Using GCCSDK to compile autoconf based packages

Alex Waugh alex at
Thu Jan 3 14:29:08 PST 2002

In message <8c2e39f34a.peter at>
          Peter Naulls <peter at> wrote:

> In message <Pine.LNX.4.33.0201032053001.9232-100000 at>
>           Theo Markettos <atm26 at> wrote:
> > I'm trying to build a quite large package (tetex) with GCCSDK on a Linux
> > i686 box.  The trouble is I don't know what options to supply to
> > autoconf to tell it to use GCCSDK.  I've tried doing
> > CC=gccsdkpath/bin/gcc ./configure --target=arm-riscos-gcc --blah
> > but it seems to use the native compiler for most things (which is
> > unsurprising given it doesn't understand arm-riscos-gcc).  Does anyone
> > have a formula for convincing it to use the cross compiler?
> You want to set --host=blah.  It doesn't particulary seem to care what
> that is it seems, but try to use something sensible.  Sometimes you
> don't even need to set it at all.

If you rename or symlink the sdk gcc to (say) arm-riscos-aof-gcc and
then add --host=arm-riscos-aof then configure might search for
Alternatively, the way I do it is
setenv PATH /home/riscos/cross/bin:$PATH
then when configure searches for gcc it will always find the sdk one.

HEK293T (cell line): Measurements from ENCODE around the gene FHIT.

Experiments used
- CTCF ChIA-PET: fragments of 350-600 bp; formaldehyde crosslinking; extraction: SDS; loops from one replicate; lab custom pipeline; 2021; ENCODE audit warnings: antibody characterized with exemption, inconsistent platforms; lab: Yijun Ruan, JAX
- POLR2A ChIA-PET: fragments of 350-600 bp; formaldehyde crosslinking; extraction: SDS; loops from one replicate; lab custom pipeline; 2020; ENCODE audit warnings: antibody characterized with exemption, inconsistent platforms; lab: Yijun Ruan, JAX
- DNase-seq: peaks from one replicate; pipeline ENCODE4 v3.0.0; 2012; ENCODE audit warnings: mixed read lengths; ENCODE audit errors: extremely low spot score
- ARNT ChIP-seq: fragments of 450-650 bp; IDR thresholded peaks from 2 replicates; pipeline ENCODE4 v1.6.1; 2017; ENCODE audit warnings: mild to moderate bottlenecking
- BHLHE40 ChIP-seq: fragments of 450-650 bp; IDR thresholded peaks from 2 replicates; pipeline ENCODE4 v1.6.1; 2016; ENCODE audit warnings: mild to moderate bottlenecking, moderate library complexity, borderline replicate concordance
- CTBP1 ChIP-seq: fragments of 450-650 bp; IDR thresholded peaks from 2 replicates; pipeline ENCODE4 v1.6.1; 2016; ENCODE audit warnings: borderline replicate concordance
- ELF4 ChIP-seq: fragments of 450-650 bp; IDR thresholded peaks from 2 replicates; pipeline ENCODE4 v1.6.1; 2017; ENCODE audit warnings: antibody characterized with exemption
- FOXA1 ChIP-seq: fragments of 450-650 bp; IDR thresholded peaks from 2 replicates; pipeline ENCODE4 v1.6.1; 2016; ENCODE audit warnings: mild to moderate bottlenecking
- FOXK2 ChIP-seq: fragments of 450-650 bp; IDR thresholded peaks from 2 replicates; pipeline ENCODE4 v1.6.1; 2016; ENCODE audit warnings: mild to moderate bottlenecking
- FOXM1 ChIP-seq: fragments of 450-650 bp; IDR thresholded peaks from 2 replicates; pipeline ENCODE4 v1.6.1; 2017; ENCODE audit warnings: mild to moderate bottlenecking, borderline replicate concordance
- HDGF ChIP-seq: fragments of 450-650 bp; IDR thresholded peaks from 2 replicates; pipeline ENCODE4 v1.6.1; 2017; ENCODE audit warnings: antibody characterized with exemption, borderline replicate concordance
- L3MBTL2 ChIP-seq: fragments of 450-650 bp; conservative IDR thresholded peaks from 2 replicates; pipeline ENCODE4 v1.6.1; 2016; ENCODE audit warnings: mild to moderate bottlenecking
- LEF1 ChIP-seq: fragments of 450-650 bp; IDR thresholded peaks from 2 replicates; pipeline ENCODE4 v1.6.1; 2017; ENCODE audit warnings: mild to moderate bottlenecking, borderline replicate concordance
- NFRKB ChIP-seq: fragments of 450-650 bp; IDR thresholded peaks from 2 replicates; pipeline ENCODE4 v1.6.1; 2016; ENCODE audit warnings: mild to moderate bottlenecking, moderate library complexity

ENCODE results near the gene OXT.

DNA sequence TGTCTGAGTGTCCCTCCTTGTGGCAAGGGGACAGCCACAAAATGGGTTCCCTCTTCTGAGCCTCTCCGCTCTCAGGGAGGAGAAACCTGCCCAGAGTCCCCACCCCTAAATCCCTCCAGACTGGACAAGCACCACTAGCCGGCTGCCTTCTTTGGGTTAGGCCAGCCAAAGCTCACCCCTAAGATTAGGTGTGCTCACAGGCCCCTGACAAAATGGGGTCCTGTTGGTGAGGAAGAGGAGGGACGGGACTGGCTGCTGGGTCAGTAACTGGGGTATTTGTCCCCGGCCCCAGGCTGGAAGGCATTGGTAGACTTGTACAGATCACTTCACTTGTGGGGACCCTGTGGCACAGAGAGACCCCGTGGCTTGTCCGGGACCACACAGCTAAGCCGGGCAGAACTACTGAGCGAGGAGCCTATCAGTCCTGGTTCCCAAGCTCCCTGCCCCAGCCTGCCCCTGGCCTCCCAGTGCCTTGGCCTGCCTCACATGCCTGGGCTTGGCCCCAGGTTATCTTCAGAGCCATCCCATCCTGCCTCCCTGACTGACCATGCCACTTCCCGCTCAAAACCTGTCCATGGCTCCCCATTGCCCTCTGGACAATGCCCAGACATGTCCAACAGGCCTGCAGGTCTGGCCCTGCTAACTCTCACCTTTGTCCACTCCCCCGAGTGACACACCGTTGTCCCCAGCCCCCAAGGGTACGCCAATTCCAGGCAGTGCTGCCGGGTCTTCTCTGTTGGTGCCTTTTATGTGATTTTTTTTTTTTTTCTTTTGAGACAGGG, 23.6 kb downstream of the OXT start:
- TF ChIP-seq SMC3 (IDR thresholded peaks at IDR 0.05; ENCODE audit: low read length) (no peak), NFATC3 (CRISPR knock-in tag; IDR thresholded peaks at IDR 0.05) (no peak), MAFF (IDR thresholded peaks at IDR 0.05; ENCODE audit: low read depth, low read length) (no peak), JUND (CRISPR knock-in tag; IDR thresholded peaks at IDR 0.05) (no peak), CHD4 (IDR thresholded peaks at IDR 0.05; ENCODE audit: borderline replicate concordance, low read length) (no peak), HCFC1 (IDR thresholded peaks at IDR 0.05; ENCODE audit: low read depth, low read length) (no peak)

You will still need the --host set to something for some scripts though
(I think it depends on which version of autoconf was used to create the
configure script).

> Most other things are hit and miss, and may or may not require hacking
> the configure script.  Some scripts aren't at all suitable for cross
> compilation.  I understand there's a proper way to set this up, but I've
> not been able to find any docs on it.

AFAIK, the majority of macros provided with autoconf are suitable for
cross compiling. The ones that cause problems are ones that try to
compile a test program, then run it, such as AC_TRY_RUN. This macro
takes four parameters; the test program to compile, a command to execute
if the test program was successful, a command to execute if the test
program failed, and a command to execute if cross compiling. Usually you
would set the latter command to the pessimistic option, ie if you were
testing for a particular function then you would have to assume that it
wasn't available if cross compiling. However, the final parameter to the
macro is optional, and if the person writing the configure script leaves
it out then the script will fail with a "can't run test program while
cross compiling" error.
If the script author creates any custom macros then they may or may not
bother to check for cross compiling.



Alex Waugh                               alex at

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